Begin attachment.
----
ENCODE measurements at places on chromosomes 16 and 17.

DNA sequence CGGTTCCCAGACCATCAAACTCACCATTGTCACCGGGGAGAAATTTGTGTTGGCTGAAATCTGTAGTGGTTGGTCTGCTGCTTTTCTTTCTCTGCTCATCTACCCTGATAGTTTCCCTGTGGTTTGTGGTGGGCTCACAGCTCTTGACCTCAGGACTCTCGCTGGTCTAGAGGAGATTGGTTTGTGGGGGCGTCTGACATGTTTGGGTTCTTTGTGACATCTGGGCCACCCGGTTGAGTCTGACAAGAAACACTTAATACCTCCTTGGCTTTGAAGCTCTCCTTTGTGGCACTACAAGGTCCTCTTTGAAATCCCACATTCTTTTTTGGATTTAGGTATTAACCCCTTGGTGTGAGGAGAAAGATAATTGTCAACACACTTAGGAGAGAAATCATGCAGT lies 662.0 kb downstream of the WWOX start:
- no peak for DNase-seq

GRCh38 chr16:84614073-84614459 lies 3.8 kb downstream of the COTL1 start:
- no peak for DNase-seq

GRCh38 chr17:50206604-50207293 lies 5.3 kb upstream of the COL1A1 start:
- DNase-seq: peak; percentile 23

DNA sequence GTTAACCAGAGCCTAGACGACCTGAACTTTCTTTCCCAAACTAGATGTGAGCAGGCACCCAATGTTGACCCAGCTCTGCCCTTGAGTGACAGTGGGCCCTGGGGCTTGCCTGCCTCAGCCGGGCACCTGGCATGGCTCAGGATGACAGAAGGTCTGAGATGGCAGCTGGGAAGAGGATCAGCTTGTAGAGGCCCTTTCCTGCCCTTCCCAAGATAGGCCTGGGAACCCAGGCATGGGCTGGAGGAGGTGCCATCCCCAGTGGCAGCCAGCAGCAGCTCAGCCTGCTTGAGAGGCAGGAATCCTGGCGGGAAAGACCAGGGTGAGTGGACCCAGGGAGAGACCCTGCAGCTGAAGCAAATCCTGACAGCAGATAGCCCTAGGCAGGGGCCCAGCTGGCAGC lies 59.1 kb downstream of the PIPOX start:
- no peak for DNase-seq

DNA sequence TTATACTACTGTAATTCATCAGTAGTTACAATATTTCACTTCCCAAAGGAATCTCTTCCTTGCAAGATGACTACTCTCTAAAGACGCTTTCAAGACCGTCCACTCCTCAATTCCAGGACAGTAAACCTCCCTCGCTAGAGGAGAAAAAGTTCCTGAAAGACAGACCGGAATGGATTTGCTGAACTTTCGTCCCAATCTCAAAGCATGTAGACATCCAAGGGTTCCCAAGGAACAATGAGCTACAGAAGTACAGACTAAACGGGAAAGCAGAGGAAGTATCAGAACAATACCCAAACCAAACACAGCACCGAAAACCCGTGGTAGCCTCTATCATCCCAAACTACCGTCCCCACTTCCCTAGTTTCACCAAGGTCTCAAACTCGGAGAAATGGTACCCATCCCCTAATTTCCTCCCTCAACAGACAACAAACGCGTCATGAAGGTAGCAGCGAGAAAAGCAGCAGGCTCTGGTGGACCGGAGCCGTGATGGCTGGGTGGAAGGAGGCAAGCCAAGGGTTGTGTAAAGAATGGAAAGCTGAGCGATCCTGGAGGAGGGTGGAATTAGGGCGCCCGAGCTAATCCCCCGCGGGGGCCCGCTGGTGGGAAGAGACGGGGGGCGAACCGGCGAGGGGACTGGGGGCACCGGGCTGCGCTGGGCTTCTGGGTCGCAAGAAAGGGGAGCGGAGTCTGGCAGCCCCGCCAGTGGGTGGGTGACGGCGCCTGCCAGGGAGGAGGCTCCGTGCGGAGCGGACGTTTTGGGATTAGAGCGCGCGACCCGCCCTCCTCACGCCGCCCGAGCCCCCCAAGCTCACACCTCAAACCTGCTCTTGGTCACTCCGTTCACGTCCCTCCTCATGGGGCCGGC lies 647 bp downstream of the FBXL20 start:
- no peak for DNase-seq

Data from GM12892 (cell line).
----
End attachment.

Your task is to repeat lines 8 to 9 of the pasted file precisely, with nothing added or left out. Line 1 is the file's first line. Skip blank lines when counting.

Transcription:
DNA sequence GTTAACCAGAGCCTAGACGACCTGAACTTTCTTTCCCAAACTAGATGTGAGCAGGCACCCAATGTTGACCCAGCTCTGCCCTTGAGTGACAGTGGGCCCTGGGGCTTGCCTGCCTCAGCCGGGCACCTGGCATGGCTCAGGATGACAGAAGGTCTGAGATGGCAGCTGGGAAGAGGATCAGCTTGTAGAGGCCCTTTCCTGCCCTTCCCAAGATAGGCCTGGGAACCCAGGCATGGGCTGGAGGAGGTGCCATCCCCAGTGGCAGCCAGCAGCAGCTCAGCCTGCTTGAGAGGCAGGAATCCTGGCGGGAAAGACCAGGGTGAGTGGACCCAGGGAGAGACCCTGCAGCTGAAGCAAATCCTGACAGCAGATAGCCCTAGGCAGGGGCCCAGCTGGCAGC lies 59.1 kb downstream of the PIPOX start:
- no peak for DNase-seq